About the series: Murder and mayhem lurk around every corner at the Hotel Cortez in downtown Los Angeles, headed by the bloodsucking, fashion-plate owner, The Countess — played by Lady Gaga. The show also stars Kathy Bates, Angela Bassett, Sarah Paulson and Matt Bomer.
Costume designer: Lou Eyrich
Fashion philosophy: “I am mad about shoes, and I often start many costumes from the ground up, including with Hypodermic Sally (Paulson). I had a ball with her shoes. I designed a costume around Mary Janes from Topshop, but we’re all over the board.”
Top brands and styles: “Gaga’s character, the Countess, wore a lot of very expensive shoes, including Giuseppe Zanotti and Valentino. Lady Gaga [is the kind of person] who can run through the cemetery with a gown and Alaia boots.”
More on Lady Gaga: “We collaborated a lot. She has an incredible connection to most of the big showrooms around the world, so we had things flown in for the show, and she opened up her own archives for us. We used three or four pieces from her own collection.”
“Transparent” (Amazon), Season 2
About the series: The dynamics change for a Los Angeles family when the father (played by Jeffrey Tambor) becomes openly transgender. Also stars Judith Light, Gabby Hoffman and Jay Duplass.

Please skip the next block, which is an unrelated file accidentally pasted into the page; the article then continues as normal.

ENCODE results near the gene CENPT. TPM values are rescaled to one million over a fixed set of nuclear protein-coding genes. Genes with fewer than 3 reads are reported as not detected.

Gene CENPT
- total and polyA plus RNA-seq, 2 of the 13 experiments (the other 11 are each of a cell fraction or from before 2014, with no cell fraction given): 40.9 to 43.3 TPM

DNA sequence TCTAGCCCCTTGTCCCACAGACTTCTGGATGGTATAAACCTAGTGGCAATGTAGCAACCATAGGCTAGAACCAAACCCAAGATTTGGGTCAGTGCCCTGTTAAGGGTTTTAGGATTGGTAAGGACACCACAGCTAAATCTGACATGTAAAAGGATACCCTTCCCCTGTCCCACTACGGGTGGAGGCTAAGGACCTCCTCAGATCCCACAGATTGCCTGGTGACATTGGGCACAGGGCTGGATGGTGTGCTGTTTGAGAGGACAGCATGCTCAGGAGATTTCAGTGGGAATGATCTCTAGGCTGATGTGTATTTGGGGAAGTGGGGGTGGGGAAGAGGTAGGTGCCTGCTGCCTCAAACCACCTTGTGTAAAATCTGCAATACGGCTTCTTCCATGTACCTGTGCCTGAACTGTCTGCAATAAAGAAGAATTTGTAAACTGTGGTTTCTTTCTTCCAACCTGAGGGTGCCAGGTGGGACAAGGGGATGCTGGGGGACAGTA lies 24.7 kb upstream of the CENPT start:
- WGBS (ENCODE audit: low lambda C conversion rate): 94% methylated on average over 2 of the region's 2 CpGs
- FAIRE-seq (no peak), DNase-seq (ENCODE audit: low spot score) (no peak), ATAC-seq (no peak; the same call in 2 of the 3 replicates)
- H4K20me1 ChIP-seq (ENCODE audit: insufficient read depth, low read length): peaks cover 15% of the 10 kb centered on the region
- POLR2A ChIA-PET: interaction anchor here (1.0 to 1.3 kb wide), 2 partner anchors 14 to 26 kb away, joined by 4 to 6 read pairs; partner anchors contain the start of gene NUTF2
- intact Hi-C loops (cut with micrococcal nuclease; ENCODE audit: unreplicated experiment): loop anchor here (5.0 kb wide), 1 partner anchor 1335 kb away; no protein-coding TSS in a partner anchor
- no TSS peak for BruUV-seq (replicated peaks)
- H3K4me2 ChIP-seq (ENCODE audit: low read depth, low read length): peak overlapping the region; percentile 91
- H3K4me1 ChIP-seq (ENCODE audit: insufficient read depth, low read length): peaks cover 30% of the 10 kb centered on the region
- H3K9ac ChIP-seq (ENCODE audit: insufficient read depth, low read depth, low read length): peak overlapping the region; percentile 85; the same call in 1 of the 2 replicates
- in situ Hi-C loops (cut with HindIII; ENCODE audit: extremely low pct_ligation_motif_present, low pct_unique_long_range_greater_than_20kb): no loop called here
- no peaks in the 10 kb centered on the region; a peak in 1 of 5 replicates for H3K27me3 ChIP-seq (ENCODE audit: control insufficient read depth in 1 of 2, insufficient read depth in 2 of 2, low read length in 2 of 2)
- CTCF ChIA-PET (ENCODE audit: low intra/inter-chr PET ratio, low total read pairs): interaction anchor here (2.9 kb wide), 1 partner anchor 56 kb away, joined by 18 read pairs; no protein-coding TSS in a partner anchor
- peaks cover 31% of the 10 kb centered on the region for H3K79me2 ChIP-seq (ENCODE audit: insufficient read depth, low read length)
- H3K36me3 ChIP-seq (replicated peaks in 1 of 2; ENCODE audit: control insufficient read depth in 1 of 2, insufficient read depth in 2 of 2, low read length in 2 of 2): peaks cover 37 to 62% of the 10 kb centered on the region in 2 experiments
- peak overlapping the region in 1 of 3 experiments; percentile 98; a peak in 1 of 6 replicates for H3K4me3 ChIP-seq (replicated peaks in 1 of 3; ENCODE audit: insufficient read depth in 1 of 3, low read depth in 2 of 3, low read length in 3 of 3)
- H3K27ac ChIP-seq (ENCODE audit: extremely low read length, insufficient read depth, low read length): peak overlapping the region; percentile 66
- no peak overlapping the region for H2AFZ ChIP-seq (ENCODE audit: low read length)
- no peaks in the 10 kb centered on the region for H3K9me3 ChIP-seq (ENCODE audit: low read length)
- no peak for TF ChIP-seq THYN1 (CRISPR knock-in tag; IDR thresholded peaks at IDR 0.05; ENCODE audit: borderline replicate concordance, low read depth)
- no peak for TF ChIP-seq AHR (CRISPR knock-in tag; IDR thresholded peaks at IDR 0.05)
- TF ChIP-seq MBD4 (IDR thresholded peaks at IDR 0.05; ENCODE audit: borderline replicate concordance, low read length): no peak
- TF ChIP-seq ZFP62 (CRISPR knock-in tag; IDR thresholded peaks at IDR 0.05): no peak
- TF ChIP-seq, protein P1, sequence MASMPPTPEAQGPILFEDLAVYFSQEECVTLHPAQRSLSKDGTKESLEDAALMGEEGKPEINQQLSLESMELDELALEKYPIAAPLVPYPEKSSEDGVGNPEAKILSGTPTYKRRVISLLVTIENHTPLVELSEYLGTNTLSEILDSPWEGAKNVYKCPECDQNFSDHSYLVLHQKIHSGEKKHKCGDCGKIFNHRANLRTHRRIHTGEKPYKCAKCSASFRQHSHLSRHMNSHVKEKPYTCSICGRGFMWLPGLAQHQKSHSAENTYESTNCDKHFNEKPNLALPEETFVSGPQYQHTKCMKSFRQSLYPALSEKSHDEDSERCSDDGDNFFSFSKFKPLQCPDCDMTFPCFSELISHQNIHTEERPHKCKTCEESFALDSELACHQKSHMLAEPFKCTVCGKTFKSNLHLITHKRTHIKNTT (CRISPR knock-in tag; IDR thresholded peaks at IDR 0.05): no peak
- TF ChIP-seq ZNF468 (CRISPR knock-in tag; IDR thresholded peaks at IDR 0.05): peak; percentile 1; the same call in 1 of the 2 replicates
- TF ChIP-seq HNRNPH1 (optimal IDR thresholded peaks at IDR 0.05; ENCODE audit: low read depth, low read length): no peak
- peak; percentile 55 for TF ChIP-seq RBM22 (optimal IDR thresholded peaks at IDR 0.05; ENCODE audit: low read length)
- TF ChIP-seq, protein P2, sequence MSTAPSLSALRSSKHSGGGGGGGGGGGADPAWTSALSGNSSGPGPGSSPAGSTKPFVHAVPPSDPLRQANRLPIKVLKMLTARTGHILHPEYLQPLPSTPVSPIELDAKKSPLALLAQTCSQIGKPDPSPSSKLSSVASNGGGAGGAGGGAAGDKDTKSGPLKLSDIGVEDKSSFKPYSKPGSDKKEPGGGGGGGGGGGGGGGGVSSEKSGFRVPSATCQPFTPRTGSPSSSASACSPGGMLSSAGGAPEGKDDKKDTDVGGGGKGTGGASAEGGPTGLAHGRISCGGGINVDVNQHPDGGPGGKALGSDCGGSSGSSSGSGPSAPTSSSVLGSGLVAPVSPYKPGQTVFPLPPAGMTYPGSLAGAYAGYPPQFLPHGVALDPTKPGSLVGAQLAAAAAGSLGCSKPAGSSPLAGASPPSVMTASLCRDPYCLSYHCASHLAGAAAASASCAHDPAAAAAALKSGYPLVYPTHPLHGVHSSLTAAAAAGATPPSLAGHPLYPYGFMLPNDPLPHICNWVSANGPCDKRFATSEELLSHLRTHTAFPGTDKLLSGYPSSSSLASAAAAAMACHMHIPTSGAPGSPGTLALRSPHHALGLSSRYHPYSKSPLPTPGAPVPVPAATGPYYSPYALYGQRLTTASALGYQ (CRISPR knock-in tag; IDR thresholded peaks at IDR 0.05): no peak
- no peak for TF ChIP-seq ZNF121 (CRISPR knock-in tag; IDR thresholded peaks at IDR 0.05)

Costume designer: Marie Schley
Wardrobe challenges: “Finding a women’s size 14 shoe is not easy, nor is finding one that’s comfortable. I feel like I bought all of them.”
Top brands and styles: “For Ali (Hoffman), we used Vans high-tops, and she wears vintage Chelsea boots. Maura (Tambor) always wears a sensible sandal — she’s in her 60s, so she can’t really wear a heel. Shelly (Light) wears Easy Spirit.”
Fashion philosophy: “Everyone has their own look — it’s very specific to Los Angeles and a certain niche in L.A., the East Side. Maura was a professor at UCLA, so she wears caftans and has a liberal-minded aesthetic. Her children also experiment through their clothes. It’s based on this concept that when one person in a family transitions, they all transition. They are all on a journey and exploration of their identity.”
Conveying a message through shoes: “Ali’s character is reading feminist theory and expresses her style with exuberance — some day she’s femme, other days, she goes for an ’80s style. She doesn’t have much money, so she doesn’t wear many shoes. For her, the Chelsea boot goes both ways — it’s boyish, trendy and fashionable. We try to keep the show grounded in a feeling of realism, so I reuse shoes all of the time.”